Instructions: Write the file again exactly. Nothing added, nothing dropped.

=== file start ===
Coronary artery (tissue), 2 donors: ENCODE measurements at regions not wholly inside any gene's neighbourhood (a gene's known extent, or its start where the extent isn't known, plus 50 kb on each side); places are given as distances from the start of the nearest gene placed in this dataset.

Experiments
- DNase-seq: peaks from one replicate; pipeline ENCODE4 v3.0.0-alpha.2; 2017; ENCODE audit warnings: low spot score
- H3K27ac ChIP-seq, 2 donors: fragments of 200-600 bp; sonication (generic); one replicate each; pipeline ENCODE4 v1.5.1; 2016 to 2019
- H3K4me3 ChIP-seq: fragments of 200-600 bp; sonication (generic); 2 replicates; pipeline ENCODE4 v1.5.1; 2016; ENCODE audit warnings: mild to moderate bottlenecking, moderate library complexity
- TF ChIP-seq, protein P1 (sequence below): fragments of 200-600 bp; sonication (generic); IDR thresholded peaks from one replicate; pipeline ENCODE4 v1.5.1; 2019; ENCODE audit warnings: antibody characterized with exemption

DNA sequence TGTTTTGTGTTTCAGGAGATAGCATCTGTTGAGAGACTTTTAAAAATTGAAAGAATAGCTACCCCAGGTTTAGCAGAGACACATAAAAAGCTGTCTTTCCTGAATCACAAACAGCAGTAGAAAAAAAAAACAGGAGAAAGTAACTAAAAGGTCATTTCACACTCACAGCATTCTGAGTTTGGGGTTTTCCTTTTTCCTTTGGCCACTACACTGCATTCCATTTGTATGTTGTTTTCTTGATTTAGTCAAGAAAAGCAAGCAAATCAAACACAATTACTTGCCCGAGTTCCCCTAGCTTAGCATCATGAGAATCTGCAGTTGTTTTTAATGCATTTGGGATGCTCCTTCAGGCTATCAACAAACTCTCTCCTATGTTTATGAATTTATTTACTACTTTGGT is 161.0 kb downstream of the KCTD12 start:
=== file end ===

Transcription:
Coronary artery (tissue), 2 donors: ENCODE measurements at regions not wholly inside any gene's neighbourhood (a gene's known extent, or its start where the extent isn't known, plus 50 kb on each side); places are given as distances from the start of the nearest gene placed in this dataset.

Experiments
- DNase-seq: peaks from one replicate; pipeline ENCODE4 v3.0.0-alpha.2; 2017; ENCODE audit warnings: low spot score
- H3K27ac ChIP-seq, 2 donors: fragments of 200-600 bp; sonication (generic); one replicate each; pipeline ENCODE4 v1.5.1; 2016 to 2019
- H3K4me3 ChIP-seq: fragments of 200-600 bp; sonication (generic); 2 replicates; pipeline ENCODE4 v1.5.1; 2016; ENCODE audit warnings: mild to moderate bottlenecking, moderate library complexity
- TF ChIP-seq, protein P1 (sequence below): fragments of 200-600 bp; sonication (generic); IDR thresholded peaks from one replicate; pipeline ENCODE4 v1.5.1; 2019; ENCODE audit warnings: antibody characterized with exemption

DNA sequence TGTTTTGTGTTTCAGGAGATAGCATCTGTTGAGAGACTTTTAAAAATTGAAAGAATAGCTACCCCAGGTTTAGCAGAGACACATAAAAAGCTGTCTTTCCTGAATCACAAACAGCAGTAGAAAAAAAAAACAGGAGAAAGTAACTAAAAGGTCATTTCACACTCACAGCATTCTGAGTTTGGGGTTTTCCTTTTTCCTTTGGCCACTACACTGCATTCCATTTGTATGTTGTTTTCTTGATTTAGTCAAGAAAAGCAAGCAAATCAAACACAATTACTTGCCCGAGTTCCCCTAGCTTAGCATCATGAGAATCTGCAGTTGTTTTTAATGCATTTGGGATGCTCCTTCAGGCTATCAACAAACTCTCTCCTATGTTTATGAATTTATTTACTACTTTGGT is 161.0 kb downstream of the KCTD12 start: